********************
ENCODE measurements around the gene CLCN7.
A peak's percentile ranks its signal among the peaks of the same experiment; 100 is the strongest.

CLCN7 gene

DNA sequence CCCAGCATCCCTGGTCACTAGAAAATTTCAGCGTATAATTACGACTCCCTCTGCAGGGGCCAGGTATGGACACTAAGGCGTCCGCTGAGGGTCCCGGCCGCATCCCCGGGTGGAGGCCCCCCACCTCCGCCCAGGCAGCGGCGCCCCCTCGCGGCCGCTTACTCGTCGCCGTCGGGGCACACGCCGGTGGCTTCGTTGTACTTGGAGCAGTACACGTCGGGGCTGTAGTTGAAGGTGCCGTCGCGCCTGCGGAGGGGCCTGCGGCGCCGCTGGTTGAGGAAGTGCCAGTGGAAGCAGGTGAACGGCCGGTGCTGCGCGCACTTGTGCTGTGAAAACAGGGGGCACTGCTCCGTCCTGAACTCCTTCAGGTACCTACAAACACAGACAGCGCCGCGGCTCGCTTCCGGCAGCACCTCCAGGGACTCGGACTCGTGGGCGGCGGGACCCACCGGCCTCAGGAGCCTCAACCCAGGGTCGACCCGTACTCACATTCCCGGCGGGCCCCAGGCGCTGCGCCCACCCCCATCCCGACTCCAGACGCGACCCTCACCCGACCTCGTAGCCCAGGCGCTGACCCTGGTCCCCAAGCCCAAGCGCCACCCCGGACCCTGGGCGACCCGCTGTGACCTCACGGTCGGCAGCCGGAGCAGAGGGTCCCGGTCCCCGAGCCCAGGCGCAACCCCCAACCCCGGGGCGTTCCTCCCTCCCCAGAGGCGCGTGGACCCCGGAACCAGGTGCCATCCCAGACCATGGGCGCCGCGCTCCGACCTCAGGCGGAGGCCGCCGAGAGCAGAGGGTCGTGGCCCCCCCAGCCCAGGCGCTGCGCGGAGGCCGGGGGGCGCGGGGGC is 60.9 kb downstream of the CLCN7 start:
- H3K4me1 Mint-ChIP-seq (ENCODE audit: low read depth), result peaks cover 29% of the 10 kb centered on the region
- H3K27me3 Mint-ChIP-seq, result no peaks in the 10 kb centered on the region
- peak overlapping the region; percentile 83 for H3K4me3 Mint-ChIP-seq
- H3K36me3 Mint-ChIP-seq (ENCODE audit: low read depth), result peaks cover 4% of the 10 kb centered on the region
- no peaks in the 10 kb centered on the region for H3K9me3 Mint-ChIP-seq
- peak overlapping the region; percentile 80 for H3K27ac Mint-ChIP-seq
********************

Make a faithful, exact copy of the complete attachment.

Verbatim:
ENCODE measurements around the gene CLCN7.
A peak's percentile ranks its signal among the peaks of the same experiment; 100 is the strongest.

CLCN7 gene

DNA sequence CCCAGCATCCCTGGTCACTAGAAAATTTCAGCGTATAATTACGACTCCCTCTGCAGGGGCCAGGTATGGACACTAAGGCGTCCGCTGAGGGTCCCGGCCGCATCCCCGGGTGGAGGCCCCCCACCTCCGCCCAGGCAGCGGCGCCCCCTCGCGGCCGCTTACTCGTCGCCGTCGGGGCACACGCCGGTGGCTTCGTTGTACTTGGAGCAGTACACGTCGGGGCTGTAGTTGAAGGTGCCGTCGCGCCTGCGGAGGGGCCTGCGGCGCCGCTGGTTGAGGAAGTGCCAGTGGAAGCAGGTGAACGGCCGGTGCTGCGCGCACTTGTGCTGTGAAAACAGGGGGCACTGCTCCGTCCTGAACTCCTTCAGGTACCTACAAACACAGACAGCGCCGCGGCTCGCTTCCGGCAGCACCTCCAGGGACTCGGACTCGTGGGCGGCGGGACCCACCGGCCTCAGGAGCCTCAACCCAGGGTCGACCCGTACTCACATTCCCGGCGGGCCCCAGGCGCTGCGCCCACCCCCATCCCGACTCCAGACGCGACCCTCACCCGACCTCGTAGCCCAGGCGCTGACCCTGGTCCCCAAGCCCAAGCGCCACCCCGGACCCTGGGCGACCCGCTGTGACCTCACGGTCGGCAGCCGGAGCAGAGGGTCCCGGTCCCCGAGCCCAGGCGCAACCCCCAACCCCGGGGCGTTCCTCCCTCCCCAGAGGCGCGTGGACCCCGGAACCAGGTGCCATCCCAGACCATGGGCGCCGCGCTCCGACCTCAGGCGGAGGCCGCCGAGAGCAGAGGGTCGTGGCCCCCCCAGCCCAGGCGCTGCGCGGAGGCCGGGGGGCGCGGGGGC is 60.9 kb downstream of the CLCN7 start:
- H3K4me1 Mint-ChIP-seq (ENCODE audit: low read depth), result peaks cover 29% of the 10 kb centered on the region
- H3K27me3 Mint-ChIP-seq, result no peaks in the 10 kb centered on the region
- peak overlapping the region; percentile 83 for H3K4me3 Mint-ChIP-seq
- H3K36me3 Mint-ChIP-seq (ENCODE audit: low read depth), result peaks cover 4% of the 10 kb centered on the region
- no peaks in the 10 kb centered on the region for H3K9me3 Mint-ChIP-seq
- peak overlapping the region; percentile 80 for H3K27ac Mint-ChIP-seq